Order of Saint Maurice (United States)
Order of Saint Maurice was established in 1996 in the pattern of the Cavalry & Armor Association's Order of St. George Medallion and is awarded by the National Infantry Association and the certificate is signed by the Chief of Infantry of the United States Army. It is named after Saint Maurice, the leader of the Roman Theban Legion in the 3rd century.
The five levels of the Order of Saint Maurice are: "The Order of Saint Maurice has five levels. A nominee for the Order of Saint Maurice must have served the Infantry community with distinction; must have demonstrated a significant contribution in support of the Infantry; and must represent the highest standards of integrity, moral character, professional competence, and dedication to duty. The same medallion is used for each level, with an attachment that identifies the level."
- Primicerius – The highest level, for those who have made a significant contribution to the Infantry. The most significant awardees receive the Doughboy Award. Must be or have been Infantry Branch.
- Centurion – For middle level, brigade and battalion officers and NCOs, and special nominees who have made an outstanding contribution to the Infantry. Must be or have been Infantry Branch.
- Legionnaire – For outstanding or conspicuous contribution to the Infantry. Non-infantry branch personnel are eligible.
- Peregrinus – For foreign military personnel who have served in or supported the U.S. Army Infantry.
- Civis – For civilian who have made significant or outstanding contributions to the Infantry.
The Shield of Sparta is an award for spouses who have contributed, in some way, to the Infantry. The Order of Saint Maurice and the Shield of Sparta are awarded by the National Infantry Association and the U.S. Army’s Chief of Infantry (Commanding General of Fort Benning).
Saint Maurice was Primicerius of the Theban Legion. In 287 AD it marched in service of the Roman Empire fighting against the revolt in the Berguadae Gauls. His men were composed entirely of Christians recruited from upper Egypt, near the Valley of the Kings. The Legion marched to the Mediterranean Sea, was transported across, and traveled across Italy to an area in Switzerland. Serving under Augustus Maximian Hercules, better known to history as Maximian, Maurice was ordered to have his legionnaires offer pagan sacrifices before battle near the Rhone at Martigny. The Theban Legion refused to participate, and also refused to kill innocent civilians in the conduct of their duty, and withdrew to the town of Agaunum. Enraged, Maximian ordered every tenth man killed, yet they still refused. A second time the General ordered Maurice’s men to participate and again they refused. Maurice declared his earnest desire to obey every order lawful in the eyes of God. “We have seen our comrades killed,” came the reply. “Rather than sorrow, we rejoice at the honor done to them.” At this Maximian ordered the butchery of the Thebans and the martyrdom of Saint Maurice. September 22 is the traditional feast day."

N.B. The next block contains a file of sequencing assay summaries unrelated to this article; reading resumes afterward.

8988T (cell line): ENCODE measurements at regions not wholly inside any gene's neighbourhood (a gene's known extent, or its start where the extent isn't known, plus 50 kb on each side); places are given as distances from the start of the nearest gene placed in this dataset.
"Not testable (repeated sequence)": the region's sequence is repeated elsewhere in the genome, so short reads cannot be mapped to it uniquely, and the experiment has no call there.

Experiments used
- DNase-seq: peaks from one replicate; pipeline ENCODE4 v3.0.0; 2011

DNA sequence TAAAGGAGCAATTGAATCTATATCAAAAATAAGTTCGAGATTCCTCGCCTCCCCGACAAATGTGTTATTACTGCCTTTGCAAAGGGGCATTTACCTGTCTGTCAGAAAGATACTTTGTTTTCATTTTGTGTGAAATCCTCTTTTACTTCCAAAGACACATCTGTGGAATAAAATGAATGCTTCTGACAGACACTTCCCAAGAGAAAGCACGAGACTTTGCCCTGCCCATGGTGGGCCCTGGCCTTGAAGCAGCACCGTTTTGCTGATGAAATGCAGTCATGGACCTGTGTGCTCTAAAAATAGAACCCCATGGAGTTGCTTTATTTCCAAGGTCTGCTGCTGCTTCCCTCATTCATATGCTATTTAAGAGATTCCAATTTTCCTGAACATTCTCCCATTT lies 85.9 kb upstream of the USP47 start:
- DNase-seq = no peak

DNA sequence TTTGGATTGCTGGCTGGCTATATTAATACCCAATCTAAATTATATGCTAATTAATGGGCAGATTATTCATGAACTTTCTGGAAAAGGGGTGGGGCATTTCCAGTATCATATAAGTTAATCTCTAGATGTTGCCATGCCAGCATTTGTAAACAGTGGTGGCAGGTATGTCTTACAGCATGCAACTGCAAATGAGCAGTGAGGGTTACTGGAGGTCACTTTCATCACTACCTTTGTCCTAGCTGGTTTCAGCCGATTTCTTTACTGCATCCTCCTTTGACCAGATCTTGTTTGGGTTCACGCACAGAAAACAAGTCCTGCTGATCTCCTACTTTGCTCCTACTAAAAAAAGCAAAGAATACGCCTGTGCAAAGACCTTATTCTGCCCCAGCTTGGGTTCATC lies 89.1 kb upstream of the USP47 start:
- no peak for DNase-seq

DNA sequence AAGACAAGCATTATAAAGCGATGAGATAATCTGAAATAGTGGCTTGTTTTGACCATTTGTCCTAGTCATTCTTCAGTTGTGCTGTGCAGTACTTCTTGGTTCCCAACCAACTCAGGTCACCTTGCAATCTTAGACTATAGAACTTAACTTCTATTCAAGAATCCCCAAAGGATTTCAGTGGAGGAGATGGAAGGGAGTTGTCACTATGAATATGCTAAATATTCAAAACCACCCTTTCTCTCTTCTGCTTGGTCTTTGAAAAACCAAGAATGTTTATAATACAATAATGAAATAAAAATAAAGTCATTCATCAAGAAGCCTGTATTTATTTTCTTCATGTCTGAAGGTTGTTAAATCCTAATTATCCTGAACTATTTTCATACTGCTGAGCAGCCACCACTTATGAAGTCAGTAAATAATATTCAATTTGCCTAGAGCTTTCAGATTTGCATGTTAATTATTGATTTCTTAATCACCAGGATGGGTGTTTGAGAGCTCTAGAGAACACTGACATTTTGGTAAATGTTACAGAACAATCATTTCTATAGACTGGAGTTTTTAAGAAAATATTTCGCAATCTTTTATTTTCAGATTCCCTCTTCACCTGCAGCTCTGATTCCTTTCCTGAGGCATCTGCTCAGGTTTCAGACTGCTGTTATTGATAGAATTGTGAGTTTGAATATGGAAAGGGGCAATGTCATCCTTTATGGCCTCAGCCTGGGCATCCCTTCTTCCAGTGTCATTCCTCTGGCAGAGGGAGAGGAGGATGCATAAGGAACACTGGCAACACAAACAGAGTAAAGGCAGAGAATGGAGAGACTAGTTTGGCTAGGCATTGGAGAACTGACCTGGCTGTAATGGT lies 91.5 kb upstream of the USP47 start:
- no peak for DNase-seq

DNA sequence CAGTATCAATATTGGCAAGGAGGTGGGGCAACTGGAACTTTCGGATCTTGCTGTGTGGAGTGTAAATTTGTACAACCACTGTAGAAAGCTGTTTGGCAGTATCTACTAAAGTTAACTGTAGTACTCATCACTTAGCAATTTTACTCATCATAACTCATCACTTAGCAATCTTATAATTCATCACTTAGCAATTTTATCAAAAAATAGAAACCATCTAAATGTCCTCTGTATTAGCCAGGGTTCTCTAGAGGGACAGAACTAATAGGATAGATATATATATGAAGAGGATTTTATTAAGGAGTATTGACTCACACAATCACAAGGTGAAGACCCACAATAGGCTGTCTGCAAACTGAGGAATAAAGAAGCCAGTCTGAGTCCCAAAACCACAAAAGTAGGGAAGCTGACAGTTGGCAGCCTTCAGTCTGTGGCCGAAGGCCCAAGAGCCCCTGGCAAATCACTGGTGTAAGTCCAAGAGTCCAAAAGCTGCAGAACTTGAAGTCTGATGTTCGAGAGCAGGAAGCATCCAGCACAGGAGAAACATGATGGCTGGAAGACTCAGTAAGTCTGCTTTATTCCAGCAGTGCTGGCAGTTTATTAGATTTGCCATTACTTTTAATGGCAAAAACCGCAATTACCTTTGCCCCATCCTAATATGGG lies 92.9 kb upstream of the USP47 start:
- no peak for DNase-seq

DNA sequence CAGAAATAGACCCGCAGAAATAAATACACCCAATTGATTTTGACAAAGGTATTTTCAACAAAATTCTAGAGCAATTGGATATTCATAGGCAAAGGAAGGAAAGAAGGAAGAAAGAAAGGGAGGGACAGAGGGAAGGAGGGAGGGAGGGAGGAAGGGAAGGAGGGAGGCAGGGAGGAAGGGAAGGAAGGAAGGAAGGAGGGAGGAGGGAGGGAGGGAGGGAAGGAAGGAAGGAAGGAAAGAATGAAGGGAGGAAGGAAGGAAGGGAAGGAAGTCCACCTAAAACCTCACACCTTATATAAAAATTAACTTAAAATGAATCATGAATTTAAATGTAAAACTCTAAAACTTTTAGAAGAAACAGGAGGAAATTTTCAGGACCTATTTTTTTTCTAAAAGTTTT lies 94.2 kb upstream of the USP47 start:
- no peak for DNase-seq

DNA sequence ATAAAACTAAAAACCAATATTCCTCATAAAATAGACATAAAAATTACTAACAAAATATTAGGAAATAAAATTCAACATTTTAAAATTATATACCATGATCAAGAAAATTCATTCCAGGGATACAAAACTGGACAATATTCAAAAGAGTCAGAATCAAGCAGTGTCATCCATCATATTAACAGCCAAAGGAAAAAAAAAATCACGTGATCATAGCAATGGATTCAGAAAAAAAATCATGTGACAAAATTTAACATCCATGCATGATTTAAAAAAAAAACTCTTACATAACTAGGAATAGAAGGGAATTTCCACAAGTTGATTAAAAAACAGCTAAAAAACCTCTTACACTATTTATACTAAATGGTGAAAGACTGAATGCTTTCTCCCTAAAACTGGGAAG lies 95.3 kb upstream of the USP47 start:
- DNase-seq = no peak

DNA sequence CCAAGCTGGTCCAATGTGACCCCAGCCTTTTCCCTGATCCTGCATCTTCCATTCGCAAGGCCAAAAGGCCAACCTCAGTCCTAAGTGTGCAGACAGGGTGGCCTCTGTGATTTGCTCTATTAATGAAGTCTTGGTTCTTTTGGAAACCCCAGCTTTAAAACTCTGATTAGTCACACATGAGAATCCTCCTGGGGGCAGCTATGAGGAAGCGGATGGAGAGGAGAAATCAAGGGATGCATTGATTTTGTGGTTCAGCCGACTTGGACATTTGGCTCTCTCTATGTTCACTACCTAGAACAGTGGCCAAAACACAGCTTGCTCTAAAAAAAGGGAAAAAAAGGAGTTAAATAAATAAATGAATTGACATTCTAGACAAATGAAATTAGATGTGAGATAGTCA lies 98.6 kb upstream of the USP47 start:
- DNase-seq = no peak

- Abizaid, John P. – retired General (2000)
- Anderson, Mark E. – Brigadier General (2004)
- Bolger, Daniel P. – retired Lieutenant General (2013)
- Gailliard, Amos M. Jr. – served in the Korean conflict and was a Brigadier General in the New York National Guard (2008)
- Meyer, Edward C. – former U.S. Army Chief of Staff (1983)
- Moore, Harold G. – retired Lieutenant General (1977)
- Perot, Ross H. – U.S. Navy, awarded for sponsoring Operation Eagle Claw (1980)
- Petry, Leroy A., Medal of Honor recipient (2011)
- Plumley, Basil L. – retired Command Sergeant Major (1974)
- Powell, Colin L. – retired General and former Secretary of State of the United States (1993)
- Ridgway, Matthew B. – retired General(1955)
- John K. Dalgleish – Active Staff Sergeant(2017)
- "Awards, The Order of Saint Maurice". InfantryAssn.com. National Infantry Association. Retrieved June 3, 2011.
- "Order of Saint Maurice Award". R3SSG.com. R3 Strategic Support Group. Retrieved June 3, 2011.
- Marshall, Fred Jr. "Order of St. Maurice". FredMarshallJr.com. Fred Marshall Jr. Retrieved June 3, 2011.